Kennametal, union agree to negotiate

  • Donna Stern, who helped rally the nurses at the Baystate Franklin Medical Center during their last contract negotiations, speaks in favor of the workers at Kennametal in Greenfield on Wednesday. STAFF PHOTO/PAUL FRANZ

  • Union workers picket Kennametal on North Street in Greenfield on Wednesday. STAFF PHOTO/PAUL FRANZ

  • Union workers picket Kennametal in Greenfield on Wednesday. STAFF PHOTO/PAUL FRANZ

  • Chad McGinnis, international representative of United Electrical, Radio and Machine Workers of America, rallies union workers on strike at Kennametal in Greenfield on Wednesday. STAFF PHOTO/PAUL FRANZ

Staff Writer
Published: 8/14/2019 10:18:13 PM

GREENFIELD — After three days of striking, negotiations between the United Electrical, Radio and Machine Workers Local 274 union and Kennametal will begin next week.

As of 11 p.m. Wednesday, those on strike will be go back to work.

The United Electrical, Radio and Machine Workers Local 274 has been on strike since Sunday evening. Members expressed frustration with the current contract proposal they say will force overtime, significantly increase deductibles for health insurance plans, not provide a livable wage increase and bring a steady flow of temporary workers into the Greenfield plant.

“We have been negotiating with the union for five months in good faith with the intent of reaching an agreement that is fair and improves the overall competitiveness of our facility,” wrote Christina Sutter, director of corporate communications, in an email. “Kennametal remains interested in reaching a new agreement with the union.”

Kennametal is a supplier of tooling and industrial materials. Founded in 1938, it employs approximately 10,000 people around the globe serving customers in more than 60 countries. In fiscal year 2018, the company reported sales of nearly $2.4 billion, according to its website.

Chad McGinnis, international representative of United Electrical, Radio and Machine Workers of America, said the union has been fighting to defend its contract since 1941.

“Our key demand of this strike was that the company must return to contract negotiations with us and bargain in good faith,” McGinnis said. “I’m proud to say the company has agreed to return to bargaining with us beginning next Tuesday.”

He added that if the union doesn’t get a deal, the workers will go back on strike.

On Wednesday evening, protest songs were played by Ben Grosscup and chants of “Who are we? UE!” over speakers attracted a crowd of about 40. As part of the rally, McGinnis said he wanted to thank the community that backed the union.

“A big thanks to the community that has supported us and we are in turn defending,” McGinnis said. “Remember this strike isn’t just about us, it’s about all workers. It’s about defending our community. And we’re going to win.”

He added that the union has filed charges of unfair labor practices with the National Labor Relations Board.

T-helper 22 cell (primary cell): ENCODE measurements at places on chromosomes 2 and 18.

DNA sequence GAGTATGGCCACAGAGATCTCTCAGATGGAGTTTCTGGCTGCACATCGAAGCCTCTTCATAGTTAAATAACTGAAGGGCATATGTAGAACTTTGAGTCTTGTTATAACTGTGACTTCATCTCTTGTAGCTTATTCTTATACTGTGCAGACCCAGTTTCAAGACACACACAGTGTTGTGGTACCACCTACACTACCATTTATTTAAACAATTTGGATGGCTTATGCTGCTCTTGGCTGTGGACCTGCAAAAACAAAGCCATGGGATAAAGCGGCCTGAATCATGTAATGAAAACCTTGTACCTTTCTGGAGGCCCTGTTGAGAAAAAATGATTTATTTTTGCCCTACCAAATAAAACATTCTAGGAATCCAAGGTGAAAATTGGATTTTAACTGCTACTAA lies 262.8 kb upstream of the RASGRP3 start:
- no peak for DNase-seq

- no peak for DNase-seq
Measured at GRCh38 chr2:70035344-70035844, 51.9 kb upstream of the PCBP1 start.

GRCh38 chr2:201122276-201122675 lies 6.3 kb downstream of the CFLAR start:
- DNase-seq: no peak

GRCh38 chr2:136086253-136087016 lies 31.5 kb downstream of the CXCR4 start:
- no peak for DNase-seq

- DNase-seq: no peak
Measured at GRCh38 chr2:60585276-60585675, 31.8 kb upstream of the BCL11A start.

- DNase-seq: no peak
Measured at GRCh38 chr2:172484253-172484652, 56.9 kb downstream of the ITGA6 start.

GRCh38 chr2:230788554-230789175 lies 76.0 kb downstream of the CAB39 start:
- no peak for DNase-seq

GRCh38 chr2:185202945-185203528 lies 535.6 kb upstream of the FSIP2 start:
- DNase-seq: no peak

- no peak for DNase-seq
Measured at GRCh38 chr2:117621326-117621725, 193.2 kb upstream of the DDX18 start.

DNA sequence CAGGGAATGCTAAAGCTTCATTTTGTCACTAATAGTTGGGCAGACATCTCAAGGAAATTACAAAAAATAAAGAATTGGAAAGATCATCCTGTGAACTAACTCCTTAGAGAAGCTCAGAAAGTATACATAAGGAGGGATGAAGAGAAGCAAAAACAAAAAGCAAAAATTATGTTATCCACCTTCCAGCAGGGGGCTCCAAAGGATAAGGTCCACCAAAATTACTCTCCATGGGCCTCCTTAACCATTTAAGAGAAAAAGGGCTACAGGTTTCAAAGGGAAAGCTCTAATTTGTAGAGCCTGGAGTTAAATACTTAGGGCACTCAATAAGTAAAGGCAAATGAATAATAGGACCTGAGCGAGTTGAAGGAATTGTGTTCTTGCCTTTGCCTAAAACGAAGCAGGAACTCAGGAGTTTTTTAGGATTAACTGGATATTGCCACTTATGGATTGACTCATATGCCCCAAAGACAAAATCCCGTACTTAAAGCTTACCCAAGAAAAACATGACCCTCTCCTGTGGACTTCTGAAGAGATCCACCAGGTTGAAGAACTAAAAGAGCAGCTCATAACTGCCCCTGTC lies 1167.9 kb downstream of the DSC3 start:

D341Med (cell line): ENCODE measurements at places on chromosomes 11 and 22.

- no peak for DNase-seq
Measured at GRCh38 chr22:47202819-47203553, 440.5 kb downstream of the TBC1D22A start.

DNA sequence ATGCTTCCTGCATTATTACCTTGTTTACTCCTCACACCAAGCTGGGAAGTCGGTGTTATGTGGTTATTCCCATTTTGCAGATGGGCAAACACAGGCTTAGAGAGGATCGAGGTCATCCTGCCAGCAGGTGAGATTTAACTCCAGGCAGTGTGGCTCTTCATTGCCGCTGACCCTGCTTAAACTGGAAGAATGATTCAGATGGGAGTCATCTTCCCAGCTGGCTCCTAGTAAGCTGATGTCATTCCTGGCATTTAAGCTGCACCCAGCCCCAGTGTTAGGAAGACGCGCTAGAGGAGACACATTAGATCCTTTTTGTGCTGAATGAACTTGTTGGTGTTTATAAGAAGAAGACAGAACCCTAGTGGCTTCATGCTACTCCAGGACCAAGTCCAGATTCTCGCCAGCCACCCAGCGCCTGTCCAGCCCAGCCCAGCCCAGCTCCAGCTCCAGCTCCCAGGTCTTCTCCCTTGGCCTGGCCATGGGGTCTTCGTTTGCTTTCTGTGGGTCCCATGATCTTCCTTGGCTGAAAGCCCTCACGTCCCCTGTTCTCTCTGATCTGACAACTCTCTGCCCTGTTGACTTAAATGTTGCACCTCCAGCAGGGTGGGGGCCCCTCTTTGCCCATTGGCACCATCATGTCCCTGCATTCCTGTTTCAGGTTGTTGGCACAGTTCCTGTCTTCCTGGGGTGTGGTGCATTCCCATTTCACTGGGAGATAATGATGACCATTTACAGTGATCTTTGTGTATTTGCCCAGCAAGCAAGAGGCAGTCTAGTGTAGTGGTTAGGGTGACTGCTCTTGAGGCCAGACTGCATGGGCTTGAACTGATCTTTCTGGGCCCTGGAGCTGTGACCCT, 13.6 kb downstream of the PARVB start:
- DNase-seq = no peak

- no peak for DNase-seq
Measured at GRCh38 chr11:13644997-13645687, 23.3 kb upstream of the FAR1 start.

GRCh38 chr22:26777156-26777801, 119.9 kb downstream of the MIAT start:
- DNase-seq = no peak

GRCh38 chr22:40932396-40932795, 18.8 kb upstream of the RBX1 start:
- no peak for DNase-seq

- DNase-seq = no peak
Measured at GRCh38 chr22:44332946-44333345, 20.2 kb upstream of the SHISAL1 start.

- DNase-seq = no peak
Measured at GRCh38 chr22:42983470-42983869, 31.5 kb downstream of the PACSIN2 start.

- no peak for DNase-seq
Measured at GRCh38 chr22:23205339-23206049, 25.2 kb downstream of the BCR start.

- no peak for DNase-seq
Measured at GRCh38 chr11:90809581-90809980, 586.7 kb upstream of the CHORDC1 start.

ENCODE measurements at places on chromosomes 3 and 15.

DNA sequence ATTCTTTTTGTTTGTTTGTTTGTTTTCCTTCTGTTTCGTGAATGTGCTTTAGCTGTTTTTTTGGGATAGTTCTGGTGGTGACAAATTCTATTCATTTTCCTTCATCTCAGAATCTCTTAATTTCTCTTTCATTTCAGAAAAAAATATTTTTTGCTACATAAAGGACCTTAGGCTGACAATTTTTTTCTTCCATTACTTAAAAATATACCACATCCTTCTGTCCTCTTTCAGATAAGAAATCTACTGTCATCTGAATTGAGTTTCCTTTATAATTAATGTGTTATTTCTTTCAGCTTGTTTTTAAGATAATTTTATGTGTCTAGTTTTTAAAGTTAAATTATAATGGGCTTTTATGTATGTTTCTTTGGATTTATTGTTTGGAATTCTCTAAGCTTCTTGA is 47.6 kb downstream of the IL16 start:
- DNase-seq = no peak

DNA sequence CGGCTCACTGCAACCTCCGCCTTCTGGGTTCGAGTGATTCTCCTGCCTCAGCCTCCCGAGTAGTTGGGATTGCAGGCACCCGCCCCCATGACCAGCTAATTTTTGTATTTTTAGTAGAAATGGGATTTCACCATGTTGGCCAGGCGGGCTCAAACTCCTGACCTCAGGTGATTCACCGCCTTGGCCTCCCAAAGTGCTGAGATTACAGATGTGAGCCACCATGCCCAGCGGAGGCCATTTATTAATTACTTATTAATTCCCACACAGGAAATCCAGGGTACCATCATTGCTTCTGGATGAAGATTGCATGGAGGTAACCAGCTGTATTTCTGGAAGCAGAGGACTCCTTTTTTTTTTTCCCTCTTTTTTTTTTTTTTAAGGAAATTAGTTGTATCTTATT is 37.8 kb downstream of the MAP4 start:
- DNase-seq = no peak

Community members supporting the striking workers included Greenfield city councilors Karen “Rudy” Renaud, Douglas Mayo and Sheila Gilmour. Franklin County Continuing the Political Revolution also supported the strike.

Over the past few days, people have dropped off food, coffee or doughnuts. The strikers were also given discounted when they purchased pizzas, according to union member Katie Lafferty.

The last time Kennametal’s unionized workers authorized the right to strike was in the 1980s. About 500 workers were employed at the industrial plant. Shortly thereafter, they went on strike.

Bob Gilmore of Greenfield said there were two occasions when the union went on strike — once in 1980 and again in 1983.

“In 1980, we went on strike for four weeks and in 1983, we went on strike for 17 weeks,” Gilmore said.

Fred Williams of Turners Falls said he is a fourth-generation worker whose great-grandfather worked for the company when it was under previous ownership.

“Striking has been a struggle, but everyone came together and stayed strong — 100 percent participation,” Williams said. “No one crossed the line. I’m happy to get back to the negotiation table, we need a deal. Nobody wins in strikes, everyone loses.”

Marc Avery of Chicopee said the members are a fantastic group.

“One thing I like about being in a union is that you have a voice with corporations,” he said. “I’ve worked in the private sector for 30 years and everything was told to us, ‘This is how it’s going to be.’ At least now you have a chance to keep what you have.”

McGinnis said he considers the result of the strike to be a win, but there is more work to be done.

“You’ve accomplished something, but the war is not over yet,” McGinnis said. “You won the first key battle. ... They’re coming back to bargain with us. They know what the consequences are of not getting a fair deal with this union.”

Reach Melina Bourdeau at
mbourdeau@recorder.com or
413-772-0261, ext. 263.




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